Satan Cast Out (Leahy)

Leahy, Frederick. Satan Cast Out: A Study in Biblical Demonology. Carlisle, PA: Banner of Truth Trust, 1975.

This is a decent summary of evangelical scholarship concerning demonology around the time of the 1970s. To be sure, evangelical scholarship on the supernatural has increased a hundredfold since then, but one has to somewhere. Frederick Leahy writes with an easy style and the book can be read without difficulty in one afternoon. I do not agree with everything he says, but what he writes can get the student thinking through the issues.

He correctly says that angels are spirits (Leahy 12). True. What do we mean by “spirit,” though? Does ruach mean something closer to force or does it mean something like Origen’s pneuma?

While he urges us to avoid speculation, he says that each angel fell individually (13). Maybe, but he doesn’t give us any reason to believe that.

He holds to an amillennial reading of “Satan being bound” (27). I agree, but I think a better reading of “not allowed to deceive the nations” refers more to a final assault on the Mount of Assembly.

He says fallen angels are chained in darkness forever (29). This is certainly not the case. If all of the fallen angels are chained in the abyss, then how can Paul warn us about the powers in the heavenly places? It will not do to say that “their chain is really long.” In that case, there chain allows them to roam the whole earth; for all practical purposes they aren’t chained at all. Moreover, in that same paragraph he cites where the demons are pleading with Jesus not to send them into the abyss. Why would they say that if they were already chained?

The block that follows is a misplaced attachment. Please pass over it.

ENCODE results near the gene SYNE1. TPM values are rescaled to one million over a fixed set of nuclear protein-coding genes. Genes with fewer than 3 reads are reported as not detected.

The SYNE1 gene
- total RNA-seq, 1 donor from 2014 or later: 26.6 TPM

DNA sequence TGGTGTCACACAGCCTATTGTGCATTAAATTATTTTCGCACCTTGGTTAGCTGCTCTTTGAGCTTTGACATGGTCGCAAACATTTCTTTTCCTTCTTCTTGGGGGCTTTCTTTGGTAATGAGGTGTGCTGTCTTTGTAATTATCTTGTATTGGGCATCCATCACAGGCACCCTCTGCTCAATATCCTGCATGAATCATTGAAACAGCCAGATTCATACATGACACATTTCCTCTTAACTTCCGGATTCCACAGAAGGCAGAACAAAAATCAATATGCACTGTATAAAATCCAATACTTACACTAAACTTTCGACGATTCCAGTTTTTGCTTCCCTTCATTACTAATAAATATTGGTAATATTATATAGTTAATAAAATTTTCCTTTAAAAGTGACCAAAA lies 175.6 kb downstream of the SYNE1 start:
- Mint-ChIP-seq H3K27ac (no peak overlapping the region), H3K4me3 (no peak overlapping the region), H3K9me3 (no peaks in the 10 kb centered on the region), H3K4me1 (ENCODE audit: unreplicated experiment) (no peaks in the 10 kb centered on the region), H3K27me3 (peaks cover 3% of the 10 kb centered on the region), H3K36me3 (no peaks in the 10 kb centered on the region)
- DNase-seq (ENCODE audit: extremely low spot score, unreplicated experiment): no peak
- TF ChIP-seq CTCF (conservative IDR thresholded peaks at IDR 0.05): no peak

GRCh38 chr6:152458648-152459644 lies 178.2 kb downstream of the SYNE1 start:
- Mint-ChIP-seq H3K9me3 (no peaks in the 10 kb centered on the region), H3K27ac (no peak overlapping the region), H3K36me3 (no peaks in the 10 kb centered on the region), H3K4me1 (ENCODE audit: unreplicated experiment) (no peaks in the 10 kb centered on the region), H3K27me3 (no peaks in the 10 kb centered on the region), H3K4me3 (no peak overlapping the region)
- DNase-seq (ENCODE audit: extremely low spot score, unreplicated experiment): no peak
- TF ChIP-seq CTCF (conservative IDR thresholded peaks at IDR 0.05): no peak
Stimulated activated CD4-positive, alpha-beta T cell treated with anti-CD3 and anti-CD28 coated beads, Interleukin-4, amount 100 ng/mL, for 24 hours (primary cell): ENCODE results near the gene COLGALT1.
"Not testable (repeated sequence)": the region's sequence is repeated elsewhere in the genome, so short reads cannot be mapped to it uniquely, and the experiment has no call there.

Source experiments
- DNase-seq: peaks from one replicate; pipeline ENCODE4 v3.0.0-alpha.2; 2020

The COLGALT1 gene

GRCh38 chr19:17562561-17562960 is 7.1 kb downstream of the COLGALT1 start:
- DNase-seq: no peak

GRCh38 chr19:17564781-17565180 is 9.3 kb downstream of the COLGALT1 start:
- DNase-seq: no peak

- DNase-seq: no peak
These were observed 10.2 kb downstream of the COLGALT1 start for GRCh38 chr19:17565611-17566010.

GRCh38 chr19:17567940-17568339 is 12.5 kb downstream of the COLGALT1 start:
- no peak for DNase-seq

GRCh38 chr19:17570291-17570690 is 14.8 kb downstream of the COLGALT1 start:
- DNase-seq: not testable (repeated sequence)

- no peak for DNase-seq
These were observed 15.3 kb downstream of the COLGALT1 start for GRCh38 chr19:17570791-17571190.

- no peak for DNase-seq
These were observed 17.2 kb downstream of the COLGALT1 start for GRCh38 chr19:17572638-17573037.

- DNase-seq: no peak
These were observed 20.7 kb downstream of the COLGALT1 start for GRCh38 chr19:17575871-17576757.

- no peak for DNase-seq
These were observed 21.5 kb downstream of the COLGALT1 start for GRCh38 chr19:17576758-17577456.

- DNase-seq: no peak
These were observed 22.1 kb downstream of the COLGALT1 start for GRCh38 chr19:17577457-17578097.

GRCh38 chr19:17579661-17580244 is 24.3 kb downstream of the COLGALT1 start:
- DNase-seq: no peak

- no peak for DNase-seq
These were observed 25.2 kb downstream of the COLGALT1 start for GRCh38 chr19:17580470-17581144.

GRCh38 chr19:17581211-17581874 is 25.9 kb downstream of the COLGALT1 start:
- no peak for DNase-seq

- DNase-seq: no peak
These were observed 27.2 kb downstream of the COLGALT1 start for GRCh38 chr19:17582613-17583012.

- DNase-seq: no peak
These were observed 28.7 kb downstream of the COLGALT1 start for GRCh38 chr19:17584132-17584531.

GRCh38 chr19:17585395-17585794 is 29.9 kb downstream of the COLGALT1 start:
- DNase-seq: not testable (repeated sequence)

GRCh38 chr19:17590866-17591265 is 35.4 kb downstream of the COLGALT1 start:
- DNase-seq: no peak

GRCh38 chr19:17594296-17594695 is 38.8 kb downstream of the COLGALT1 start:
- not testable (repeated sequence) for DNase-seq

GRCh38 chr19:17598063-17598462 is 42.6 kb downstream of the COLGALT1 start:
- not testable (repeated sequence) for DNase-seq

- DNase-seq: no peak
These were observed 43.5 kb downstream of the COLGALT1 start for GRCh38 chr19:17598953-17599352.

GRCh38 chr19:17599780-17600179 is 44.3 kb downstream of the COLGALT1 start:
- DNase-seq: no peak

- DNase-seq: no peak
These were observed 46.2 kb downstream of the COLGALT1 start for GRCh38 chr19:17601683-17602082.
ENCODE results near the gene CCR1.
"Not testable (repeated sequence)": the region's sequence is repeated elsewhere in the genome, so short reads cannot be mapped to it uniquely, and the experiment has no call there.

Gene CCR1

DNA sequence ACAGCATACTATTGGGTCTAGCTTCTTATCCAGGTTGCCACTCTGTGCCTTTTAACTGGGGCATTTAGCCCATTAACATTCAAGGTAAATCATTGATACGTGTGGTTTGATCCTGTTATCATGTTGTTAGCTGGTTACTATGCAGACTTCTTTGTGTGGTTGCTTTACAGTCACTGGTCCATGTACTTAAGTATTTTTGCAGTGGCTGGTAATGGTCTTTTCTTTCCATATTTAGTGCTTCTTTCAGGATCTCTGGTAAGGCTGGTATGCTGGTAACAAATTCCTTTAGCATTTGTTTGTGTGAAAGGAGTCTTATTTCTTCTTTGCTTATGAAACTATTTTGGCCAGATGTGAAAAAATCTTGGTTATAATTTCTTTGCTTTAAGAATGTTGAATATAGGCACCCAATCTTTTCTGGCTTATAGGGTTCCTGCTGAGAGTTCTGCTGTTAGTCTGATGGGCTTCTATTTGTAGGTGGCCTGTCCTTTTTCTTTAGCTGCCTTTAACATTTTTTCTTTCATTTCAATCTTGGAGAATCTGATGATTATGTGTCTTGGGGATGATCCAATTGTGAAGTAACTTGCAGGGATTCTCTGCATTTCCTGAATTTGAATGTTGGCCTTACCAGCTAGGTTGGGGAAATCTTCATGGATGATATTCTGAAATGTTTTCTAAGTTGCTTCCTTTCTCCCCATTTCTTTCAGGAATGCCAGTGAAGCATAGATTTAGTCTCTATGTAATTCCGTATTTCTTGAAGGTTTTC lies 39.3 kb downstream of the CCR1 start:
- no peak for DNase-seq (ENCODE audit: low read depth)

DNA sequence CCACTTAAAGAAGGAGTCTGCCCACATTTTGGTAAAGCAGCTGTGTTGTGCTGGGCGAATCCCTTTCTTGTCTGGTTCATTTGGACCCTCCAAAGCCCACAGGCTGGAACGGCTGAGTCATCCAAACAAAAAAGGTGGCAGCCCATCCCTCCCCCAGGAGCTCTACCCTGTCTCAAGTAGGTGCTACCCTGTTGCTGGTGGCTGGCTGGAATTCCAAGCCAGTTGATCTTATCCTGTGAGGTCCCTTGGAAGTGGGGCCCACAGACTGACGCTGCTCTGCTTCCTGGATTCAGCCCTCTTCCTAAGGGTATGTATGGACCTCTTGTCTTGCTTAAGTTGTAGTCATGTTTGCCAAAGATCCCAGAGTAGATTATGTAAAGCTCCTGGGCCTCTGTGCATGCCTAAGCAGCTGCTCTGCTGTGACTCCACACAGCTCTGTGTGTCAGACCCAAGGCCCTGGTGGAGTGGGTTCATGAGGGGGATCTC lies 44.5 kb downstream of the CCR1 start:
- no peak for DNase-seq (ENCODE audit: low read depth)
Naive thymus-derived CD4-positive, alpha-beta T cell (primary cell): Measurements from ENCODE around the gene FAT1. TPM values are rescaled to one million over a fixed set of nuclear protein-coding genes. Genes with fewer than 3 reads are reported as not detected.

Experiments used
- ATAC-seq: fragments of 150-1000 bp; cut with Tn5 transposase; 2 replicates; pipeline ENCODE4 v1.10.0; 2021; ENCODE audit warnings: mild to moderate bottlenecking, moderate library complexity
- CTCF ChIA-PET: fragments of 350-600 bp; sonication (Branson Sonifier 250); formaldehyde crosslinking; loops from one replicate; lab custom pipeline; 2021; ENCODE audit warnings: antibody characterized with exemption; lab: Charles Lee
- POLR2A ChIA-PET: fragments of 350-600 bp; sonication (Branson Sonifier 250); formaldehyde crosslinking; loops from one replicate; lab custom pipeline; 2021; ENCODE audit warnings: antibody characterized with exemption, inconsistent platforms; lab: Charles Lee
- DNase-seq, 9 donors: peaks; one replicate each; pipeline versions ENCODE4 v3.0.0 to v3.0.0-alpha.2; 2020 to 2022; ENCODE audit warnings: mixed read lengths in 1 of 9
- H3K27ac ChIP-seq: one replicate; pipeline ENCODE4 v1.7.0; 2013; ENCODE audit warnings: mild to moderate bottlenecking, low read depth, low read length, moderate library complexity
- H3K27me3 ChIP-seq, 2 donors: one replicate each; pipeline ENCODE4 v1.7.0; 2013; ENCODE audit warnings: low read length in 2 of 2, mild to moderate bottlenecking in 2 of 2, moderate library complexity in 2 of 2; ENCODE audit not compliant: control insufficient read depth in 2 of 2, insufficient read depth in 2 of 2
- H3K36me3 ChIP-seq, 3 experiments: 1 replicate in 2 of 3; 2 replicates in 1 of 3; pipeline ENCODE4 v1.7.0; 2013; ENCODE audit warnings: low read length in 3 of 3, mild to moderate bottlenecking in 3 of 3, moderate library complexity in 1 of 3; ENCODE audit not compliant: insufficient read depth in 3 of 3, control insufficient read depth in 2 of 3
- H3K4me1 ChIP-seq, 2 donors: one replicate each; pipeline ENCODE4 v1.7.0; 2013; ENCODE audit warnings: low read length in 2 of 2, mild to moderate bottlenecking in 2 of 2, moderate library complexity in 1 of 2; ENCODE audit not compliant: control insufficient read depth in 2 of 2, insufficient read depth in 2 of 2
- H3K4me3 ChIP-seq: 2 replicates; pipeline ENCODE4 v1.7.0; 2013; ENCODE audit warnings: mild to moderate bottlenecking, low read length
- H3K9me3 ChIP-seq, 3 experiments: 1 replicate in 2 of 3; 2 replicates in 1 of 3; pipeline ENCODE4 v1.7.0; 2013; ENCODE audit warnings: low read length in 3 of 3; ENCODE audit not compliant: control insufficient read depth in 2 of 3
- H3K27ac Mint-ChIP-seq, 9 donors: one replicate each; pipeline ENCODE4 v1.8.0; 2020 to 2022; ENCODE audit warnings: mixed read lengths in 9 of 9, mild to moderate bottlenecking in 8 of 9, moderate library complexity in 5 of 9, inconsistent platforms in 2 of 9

He correctly identifies the Prince of Persia as a demonic being (52). He also notes that the Nazis were engaged in the occult (54).

He takes Merrill Unger to task for denying that Apollyon is Satan, but he gives no reason to believe that he is Satan.

He correctly identifies the satyr of Isaiah 13:21 as a demon (65).

He says the lying spirit of I Kings 22 is a demon (67). Maybe, but that raises a big problem: what is a demon doing in the presence of God? Moreover, by Leahy’s own reading isn’t this demon chained? If so, how is he in God’s presence?

He correctly notes that the occult is a gateway for evil spirits (72).

He correctly rejects the view that demonic possession was simply what the ancients called mental illness (79). In fact, that view is liberalism.

He did some good research in his chapter on demon possession in church history. I m surprised he didn’t mention the famous case of Lutheran pastor Johann Blumhardt. He does mention John Wesley’s poltergeist experience at Epworth (91 n.12; 119).

He gives an excellent rebuttal to the arguments of Jay Adams and others who say that because there was a cluster of demonic activity in Jesus’s day, it can’t happen now. Leahy responds, “It is fallacious to argue that because there seems to have been an intensification of demonic activity especially in the form of demon-possession, during our Lord’s earthly ministry, that the same phenomena are now either non-existent or extremely rare” (144-145). Well said.

The book is worth getting if you see it. It doesn’t replace Clinton Arnold’s two books on the subject, but it does give a good snapshot of evangelical thinking on the subject during the 1970s.


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